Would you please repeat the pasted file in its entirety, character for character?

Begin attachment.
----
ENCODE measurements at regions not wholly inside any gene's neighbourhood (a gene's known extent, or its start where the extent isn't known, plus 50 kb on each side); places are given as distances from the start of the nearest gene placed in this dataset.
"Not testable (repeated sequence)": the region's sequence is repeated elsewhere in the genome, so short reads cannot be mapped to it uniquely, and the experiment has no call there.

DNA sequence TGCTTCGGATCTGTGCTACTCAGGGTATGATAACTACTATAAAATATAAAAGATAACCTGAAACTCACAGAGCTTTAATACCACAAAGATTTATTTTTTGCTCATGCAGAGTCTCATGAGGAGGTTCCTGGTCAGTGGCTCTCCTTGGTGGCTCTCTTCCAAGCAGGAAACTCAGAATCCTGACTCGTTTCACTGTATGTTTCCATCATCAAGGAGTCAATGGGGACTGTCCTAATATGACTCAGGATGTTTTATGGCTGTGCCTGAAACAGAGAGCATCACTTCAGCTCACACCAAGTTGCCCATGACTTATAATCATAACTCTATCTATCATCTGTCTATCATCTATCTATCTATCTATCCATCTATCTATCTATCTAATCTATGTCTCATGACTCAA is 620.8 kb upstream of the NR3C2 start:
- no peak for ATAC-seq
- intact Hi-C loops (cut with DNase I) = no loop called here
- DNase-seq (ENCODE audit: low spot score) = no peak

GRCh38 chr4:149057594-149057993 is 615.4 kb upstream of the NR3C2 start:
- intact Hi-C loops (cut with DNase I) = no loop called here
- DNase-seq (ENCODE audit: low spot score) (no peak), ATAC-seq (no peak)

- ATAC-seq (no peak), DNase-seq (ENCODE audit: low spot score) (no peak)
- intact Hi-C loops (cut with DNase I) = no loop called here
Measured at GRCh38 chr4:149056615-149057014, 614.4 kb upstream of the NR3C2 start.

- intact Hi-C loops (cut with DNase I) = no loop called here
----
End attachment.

ENCODE measurements at regions not wholly inside any gene's neighbourhood (a gene's known extent, or its start where the extent isn't known, plus 50 kb on each side); places are given as distances from the start of the nearest gene placed in this dataset.
"Not testable (repeated sequence)": the region's sequence is repeated elsewhere in the genome, so short reads cannot be mapped to it uniquely, and the experiment has no call there.

DNA sequence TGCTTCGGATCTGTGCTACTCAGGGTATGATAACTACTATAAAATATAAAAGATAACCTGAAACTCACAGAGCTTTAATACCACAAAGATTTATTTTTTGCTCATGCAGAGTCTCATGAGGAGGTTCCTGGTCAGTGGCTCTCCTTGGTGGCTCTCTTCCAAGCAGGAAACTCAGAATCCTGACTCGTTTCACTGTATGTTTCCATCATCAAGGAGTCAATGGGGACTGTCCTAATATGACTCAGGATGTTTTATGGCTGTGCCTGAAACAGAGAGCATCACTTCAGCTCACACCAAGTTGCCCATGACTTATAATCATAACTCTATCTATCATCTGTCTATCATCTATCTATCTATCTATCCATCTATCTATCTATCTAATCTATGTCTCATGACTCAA is 620.8 kb upstream of the NR3C2 start:
- no peak for ATAC-seq
- intact Hi-C loops (cut with DNase I) = no loop called here
- DNase-seq (ENCODE audit: low spot score) = no peak

GRCh38 chr4:149057594-149057993 is 615.4 kb upstream of the NR3C2 start:
- intact Hi-C loops (cut with DNase I) = no loop called here
- DNase-seq (ENCODE audit: low spot score) (no peak), ATAC-seq (no peak)

- ATAC-seq (no peak), DNase-seq (ENCODE audit: low spot score) (no peak)
- intact Hi-C loops (cut with DNase I) = no loop called here
Measured at GRCh38 chr4:149056615-149057014, 614.4 kb upstream of the NR3C2 start.

- intact Hi-C loops (cut with DNase I) = no loop called here